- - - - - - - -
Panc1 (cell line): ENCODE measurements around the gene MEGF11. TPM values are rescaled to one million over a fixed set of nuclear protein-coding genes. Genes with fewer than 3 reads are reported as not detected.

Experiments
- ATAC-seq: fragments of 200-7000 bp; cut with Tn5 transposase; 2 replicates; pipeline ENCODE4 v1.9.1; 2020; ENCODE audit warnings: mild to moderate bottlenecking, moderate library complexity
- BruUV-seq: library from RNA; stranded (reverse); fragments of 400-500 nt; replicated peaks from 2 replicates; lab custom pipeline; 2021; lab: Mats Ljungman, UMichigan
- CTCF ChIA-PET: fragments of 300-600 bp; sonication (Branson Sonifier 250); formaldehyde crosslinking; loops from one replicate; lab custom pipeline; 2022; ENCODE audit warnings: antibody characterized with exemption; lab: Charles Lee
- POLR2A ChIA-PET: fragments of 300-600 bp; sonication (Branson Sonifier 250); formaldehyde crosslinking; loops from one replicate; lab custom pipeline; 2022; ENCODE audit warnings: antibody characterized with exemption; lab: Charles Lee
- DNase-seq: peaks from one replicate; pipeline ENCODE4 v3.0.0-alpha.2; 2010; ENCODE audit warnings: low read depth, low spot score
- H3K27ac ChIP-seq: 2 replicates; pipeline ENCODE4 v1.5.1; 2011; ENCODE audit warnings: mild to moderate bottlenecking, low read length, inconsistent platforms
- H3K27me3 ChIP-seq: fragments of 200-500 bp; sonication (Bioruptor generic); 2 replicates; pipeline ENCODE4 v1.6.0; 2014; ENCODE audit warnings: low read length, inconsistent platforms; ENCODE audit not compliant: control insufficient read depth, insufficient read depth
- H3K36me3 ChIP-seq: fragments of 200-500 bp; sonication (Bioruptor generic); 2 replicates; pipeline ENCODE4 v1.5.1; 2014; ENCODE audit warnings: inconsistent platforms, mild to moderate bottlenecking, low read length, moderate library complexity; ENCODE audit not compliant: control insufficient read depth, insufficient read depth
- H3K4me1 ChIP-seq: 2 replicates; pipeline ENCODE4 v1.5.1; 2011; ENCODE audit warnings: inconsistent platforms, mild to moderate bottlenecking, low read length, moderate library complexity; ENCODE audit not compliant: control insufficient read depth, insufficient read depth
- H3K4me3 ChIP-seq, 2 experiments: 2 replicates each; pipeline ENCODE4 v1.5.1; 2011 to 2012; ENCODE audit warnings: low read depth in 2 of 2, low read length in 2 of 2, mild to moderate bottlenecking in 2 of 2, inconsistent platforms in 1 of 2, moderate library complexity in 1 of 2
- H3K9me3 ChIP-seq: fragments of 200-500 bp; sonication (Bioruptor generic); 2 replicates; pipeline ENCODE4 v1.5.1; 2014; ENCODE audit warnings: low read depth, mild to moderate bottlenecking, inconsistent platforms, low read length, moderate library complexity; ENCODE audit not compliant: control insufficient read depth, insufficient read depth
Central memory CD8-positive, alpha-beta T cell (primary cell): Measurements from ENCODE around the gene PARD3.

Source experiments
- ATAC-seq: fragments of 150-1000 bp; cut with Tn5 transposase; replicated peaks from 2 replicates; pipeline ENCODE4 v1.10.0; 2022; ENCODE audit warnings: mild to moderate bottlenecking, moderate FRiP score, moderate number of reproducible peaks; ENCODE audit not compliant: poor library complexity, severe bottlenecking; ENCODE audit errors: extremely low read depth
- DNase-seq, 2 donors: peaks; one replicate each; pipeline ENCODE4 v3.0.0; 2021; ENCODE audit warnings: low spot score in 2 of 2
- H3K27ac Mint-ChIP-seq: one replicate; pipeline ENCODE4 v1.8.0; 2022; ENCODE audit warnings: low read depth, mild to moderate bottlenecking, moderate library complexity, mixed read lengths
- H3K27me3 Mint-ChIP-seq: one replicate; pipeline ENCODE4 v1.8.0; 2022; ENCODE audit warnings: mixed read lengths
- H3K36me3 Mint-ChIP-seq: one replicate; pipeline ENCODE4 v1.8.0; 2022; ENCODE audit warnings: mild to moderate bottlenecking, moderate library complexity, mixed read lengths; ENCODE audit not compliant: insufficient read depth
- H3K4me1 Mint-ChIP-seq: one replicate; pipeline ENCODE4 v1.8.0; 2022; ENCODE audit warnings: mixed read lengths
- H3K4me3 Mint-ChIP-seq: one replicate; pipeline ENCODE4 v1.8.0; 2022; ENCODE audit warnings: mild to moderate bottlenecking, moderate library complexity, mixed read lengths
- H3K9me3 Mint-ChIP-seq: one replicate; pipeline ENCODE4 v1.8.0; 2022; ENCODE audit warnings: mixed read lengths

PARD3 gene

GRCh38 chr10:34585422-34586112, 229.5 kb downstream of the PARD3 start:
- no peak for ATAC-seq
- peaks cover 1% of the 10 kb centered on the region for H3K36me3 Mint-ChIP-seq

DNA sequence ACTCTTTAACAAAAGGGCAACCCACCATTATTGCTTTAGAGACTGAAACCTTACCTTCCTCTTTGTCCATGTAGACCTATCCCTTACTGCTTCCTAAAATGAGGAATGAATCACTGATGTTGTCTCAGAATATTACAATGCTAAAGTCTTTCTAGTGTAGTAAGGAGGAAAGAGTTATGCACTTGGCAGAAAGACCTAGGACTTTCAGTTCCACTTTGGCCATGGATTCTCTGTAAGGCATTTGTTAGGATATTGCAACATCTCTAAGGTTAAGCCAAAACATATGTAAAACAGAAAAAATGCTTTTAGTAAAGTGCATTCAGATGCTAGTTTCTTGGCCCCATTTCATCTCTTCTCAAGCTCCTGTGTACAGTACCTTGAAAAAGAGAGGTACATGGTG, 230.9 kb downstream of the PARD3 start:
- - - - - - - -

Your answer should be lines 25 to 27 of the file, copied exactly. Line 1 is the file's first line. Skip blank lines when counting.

GRCh38 chr10:34585422-34586112, 229.5 kb downstream of the PARD3 start:
- no peak for ATAC-seq
- peaks cover 1% of the 10 kb centered on the region for H3K36me3 Mint-ChIP-seq